The verdict on telling the truth? It is apparently a hung jury because sometimes telling the truth is psychologically and morally indicated, and sometimes not. Perhaps how well we find and tell the truth is the most challenging trial of being a psychiatrist. Even more broadly, trying to best make the decision of when to tell the truth and how much of it, and when not to, is one of the biggest challenges of life. How well we do that as a society and as a species may help contribute to the fate of the world.

Dr Moffic is an award-winning psychiatrist who has specialized in the cultural and ethical aspects of psychiatry. A prolific writer and speaker, he received the one-time designation of Hero of Public Psychiatry from the Assembly of the American Psychiatric Association in 2002. He is an advocate for mental health issues related to climate instability, burnout, Islamophobia, and anti-Semitism for a better world. He serves on the Editorial Board of Psychiatric Times™.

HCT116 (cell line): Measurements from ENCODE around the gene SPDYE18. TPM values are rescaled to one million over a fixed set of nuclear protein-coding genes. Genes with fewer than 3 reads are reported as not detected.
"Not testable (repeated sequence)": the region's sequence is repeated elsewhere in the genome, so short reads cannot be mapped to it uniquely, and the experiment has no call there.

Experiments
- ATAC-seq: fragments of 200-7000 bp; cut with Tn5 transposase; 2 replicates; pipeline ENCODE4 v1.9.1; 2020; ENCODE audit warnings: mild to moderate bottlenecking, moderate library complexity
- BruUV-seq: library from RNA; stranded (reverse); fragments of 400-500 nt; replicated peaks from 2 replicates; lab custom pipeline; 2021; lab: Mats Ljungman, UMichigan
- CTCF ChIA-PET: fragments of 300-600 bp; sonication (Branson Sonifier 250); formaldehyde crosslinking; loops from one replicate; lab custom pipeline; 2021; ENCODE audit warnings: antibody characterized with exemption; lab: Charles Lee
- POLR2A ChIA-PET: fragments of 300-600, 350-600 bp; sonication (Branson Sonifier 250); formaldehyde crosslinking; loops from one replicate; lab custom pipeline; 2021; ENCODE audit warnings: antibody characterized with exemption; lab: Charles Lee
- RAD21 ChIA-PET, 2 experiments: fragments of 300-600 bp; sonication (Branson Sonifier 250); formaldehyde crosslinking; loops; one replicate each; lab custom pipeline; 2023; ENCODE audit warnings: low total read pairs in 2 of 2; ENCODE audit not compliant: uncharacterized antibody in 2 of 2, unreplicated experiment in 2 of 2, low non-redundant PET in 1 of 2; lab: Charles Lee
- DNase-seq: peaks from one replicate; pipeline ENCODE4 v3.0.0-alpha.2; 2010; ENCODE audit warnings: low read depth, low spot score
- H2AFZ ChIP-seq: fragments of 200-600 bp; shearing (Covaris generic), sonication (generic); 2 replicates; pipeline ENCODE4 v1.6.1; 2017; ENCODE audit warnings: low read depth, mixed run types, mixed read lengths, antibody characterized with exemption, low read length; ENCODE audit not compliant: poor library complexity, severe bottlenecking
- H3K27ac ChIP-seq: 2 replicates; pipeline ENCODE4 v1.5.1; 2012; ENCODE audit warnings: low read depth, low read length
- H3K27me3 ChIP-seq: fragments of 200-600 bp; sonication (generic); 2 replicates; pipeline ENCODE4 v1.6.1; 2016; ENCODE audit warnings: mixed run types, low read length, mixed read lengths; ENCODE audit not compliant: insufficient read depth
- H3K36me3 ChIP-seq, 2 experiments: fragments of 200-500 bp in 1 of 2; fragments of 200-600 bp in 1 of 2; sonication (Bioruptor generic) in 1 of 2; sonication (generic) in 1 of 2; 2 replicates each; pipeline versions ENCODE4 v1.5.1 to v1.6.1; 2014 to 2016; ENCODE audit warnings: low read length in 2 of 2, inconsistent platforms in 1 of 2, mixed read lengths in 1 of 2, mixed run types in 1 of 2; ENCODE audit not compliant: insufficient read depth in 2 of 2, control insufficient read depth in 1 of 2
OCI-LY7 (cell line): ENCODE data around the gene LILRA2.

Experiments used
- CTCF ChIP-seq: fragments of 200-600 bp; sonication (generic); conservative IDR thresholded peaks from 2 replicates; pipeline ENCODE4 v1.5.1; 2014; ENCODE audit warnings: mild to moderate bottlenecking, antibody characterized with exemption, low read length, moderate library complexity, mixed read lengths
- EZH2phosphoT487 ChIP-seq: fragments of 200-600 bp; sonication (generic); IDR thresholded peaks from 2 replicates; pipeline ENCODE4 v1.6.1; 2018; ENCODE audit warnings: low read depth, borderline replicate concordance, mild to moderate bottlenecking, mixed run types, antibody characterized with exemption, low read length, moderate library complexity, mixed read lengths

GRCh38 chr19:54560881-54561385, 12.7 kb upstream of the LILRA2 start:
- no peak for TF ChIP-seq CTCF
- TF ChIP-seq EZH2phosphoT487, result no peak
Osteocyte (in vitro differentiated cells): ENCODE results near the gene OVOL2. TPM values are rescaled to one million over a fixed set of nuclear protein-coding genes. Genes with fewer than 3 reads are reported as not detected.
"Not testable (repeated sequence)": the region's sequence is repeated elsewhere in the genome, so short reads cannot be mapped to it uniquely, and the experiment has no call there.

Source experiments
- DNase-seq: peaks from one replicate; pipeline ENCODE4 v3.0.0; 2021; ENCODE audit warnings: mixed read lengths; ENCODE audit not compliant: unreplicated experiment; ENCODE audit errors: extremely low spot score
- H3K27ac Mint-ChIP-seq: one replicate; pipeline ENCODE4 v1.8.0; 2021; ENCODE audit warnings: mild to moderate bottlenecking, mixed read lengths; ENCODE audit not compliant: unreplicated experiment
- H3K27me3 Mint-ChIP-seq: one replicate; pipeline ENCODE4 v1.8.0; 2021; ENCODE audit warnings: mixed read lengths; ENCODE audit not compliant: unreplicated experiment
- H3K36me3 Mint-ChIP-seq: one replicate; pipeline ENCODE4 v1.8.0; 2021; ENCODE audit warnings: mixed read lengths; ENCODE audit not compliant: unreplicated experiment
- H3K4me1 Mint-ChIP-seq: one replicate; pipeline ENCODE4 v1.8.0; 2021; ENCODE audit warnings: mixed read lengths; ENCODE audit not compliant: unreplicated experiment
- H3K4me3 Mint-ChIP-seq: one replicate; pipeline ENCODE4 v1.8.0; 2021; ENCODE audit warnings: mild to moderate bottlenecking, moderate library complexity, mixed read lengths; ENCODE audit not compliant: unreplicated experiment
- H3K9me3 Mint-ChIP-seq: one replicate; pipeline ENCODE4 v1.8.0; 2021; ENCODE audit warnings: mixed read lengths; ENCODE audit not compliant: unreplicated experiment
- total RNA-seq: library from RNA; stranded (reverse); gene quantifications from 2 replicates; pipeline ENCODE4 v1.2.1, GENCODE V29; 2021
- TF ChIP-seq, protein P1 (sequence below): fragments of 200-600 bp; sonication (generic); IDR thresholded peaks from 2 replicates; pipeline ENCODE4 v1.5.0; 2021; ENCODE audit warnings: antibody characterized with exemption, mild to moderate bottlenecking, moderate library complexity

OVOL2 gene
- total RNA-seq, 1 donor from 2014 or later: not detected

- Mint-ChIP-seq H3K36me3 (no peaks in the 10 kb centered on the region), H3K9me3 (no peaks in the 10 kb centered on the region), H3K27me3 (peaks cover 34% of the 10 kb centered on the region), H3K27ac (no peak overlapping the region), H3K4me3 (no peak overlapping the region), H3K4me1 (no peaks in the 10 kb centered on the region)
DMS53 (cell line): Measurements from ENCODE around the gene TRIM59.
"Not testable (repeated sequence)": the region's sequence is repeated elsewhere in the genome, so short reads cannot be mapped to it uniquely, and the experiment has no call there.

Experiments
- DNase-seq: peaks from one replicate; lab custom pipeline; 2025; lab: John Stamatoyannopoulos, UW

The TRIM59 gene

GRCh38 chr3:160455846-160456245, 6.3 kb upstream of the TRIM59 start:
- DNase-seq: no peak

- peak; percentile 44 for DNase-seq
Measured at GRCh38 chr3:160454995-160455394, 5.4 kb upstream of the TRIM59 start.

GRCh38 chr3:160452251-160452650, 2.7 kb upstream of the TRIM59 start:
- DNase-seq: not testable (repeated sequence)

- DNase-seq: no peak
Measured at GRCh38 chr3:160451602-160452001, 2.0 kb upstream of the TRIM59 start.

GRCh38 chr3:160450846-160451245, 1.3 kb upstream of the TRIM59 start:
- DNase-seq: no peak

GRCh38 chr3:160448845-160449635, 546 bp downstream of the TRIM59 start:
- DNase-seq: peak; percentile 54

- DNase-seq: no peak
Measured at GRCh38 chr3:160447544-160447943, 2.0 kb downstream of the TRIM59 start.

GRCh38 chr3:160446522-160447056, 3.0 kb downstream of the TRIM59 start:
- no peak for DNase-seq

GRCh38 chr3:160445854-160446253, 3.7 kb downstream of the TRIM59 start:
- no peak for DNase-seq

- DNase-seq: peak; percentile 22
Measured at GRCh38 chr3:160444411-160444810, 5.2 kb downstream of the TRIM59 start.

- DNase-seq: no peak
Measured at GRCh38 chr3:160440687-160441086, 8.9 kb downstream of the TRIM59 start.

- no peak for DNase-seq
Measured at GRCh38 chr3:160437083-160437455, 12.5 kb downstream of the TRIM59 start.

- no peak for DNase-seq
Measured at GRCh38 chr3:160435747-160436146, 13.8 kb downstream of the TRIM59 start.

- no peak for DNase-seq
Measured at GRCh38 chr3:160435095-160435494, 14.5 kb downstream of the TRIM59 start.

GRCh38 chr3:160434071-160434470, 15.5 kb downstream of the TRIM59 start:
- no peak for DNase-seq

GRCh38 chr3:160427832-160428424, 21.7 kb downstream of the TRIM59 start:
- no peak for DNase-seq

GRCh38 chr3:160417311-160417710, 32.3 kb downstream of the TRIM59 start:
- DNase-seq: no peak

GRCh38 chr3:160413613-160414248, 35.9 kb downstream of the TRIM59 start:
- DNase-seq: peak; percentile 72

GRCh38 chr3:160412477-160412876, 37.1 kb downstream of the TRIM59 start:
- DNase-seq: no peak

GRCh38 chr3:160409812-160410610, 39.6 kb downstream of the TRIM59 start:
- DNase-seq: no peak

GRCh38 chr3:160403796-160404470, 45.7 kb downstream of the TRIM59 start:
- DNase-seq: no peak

References

1. Orwell G. 1984. Secker & Warburg; 1949.

2. Hassan S. Combating Cult Mind Control. Freedom of Mind Press; 2015.

3. Pies R. False flag conspiracy theories: psyche, society, and the internet. Psychiatric Times. January 11, 2023. https://www.psychiatrictimes.com/view/false-flag-conspiracy-theories-psyche-society-and-the-internet

4. Farber BA, Blanchard M, Love M. Secrets and Lies in Psychotherapy. American Psychological Association; 2019.

5. Moffic HS, Peteet J, Hankir A, Seeman MV. Anti-Semitism and Psychiatry. Springer; 2020.